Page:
Advertisement

Water Management Technology for Adaptation to Climate Change in Rice Production: Evidence of Smart-Valley Approach in West Africa

  • Aminou ArounaEmail author
  • Aristide K. A. Akpa
Chapter

Abstract

Low productivity is the main characteristic of agriculture in sub-Saharan Africa. Adverse effects of climate change increasingly reduce both productivity and production. Rice plays an important role in the food security of population. However, rice production faces many constraints, including low water control and soil fertility management. In order to improve water control and soil management and increase the productivity of local rice production in the context of climate change, a new technology (smart-valley approach) was introduced in Benin and Togo since 2010. The aim of this study is to assess the adoption, the diffusion and impact of smart-valley approach. Data were collected from 590 rice farming households in Benin and Togo. Results revealed that land tenure, total available area, paddy price and production in the lowland increase the adoption of smart-valley approach. Adoption of smart-valley approach increased from 110 ha in 2012 to 474 ha in 2014. In addition, the adoption enables producers to increase the yield by 0.9 tons ha−1, the net income by USD 267 per hectare under the condition of climate change. The study suggests that large diffusion and training on the technology would help for adaptation to climate change and improving their livelihood of smallholder rice farmers.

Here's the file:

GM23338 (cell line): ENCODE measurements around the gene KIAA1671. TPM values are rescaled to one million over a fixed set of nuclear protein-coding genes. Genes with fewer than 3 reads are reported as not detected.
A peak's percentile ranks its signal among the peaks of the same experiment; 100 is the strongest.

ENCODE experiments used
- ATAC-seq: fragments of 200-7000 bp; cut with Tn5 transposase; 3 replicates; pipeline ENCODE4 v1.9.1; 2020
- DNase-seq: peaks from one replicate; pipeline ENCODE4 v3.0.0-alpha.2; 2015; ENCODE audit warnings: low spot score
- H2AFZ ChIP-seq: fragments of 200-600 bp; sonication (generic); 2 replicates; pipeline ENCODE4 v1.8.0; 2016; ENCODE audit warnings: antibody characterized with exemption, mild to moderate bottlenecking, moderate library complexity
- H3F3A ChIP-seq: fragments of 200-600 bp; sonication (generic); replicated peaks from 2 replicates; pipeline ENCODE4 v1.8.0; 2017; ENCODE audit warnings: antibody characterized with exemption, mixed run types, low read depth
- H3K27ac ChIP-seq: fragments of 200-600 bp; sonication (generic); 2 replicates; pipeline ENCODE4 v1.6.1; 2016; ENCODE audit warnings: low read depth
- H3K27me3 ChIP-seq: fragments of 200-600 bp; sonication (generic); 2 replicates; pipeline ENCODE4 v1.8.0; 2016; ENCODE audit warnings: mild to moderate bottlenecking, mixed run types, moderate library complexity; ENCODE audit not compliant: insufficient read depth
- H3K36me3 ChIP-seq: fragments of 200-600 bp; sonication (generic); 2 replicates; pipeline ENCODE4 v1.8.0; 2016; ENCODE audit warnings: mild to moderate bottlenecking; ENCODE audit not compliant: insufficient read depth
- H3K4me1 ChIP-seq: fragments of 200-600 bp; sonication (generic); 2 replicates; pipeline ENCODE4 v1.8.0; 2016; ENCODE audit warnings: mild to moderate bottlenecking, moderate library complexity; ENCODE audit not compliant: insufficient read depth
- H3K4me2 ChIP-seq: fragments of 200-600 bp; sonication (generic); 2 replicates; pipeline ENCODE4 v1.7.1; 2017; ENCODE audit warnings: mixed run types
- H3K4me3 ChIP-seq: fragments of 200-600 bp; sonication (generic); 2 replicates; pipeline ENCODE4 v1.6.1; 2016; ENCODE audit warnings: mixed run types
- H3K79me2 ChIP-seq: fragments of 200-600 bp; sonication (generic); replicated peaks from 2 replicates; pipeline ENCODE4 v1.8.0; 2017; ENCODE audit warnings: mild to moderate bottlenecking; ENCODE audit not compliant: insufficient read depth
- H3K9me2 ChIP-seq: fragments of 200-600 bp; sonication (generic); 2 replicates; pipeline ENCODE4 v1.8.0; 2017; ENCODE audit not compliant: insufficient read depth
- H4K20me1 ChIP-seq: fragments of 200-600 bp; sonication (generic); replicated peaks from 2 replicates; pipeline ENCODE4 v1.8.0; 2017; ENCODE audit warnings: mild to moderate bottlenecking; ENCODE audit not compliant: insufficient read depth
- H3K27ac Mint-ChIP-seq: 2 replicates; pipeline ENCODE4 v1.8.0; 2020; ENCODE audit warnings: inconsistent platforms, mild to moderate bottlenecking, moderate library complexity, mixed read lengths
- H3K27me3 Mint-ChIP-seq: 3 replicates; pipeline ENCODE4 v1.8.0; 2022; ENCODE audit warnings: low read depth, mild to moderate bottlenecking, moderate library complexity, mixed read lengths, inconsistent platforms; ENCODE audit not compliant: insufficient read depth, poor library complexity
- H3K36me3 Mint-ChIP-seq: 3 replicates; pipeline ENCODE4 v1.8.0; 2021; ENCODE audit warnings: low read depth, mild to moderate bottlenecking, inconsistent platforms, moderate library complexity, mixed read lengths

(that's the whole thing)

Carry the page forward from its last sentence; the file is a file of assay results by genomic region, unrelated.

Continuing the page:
Keywords

Smart-valley approach Climate change Rice Diffusion Impact West Africa 

References

  1. Abadie, A. (2003). Semi-parametric instrumental variable estimation of treatment response models. Journal of Econometrics, 113(2), 231–263.CrossRefGoogle Scholar
  2. Africa Rice Center (AfricaRice). (2010). Launched a project to exploit the potential of African rice lowlands. Retrieved January, 2017, from http://www.warda.cgiar.org/warda/adrao/newsrel-smartiv-aug10.asp.
  3. Africa Rice Center (AfricaRice). (2011). Acquired from the rice crisis: Policies for food security in Africa. Cotonou: AfricaRice. 26 p.Google Scholar
  4. Africa Rice Center (AfricaRice). (2015). Final technical report of the Sawah, Market Access and Rice Technologies for Inland Valleys (SMART-IV) project. Cotonou: AfricaRice. 109 pages with DVD.Google Scholar
  5. Arouna, A., Akpa, A. K. A., & Adegbola, P. Y. (2017). Impact de la technologie smart-valley pour l’amenagement des basfonds sur le revenu et le rendement des petits producteurs de riz au Benin. Cahiers du CBRST, 12, 47–66.Google Scholar
  6. Chabi, A., Oloukoi, J., Mama, V. J., & Kiepe, P. (2010). Inventory by remote sensing of inland valleys agroecosystems in central Benin. Cahiers Agricultures, 19, 446–453.Google Scholar
  7. CIA World Factbook. (2016). Benin and Togo. Retrieved July 19, 2017, from https://www.cia.gov/library/publications/theworld-factbook/geos/bn.html.
  8. Food and Agriculture Organization of the United Nations. (2016). Integrated production and pest management programme in Africa. Retrieved July 10, 2017, from http://www.fao.org/agriculture/ippm/projects/benin/en/.
  9. Food and Agriculture Organization of the United Nations (FAO). (2009). Climate change in Africa: The threat to agriculture. Accra: FAO Regional Office for Africa.Google Scholar
  10. Gnangle, C. P., Glele, R. K., Assogbadjo, A. E., Vodounon, S., Yabi, J., & Sokpon, N. (2011). Tendances climatiques passées, modélisation, perceptions et adaptations locales au Bénin. Climatologie, 8, 27–40.Google Scholar
  11. Heckman, J. (2010). Building bridges entre structural and program evaluation approaches to Evaluating Policy. Journal of Economic Literature, 48(2), 356–398.CrossRefGoogle Scholar
  12. Heckman, J., & Vytlacil, E. (2005). Structural equations, treatment effects, and econometric policy evaluation. Econometrica, 73, 669–738.CrossRefGoogle Scholar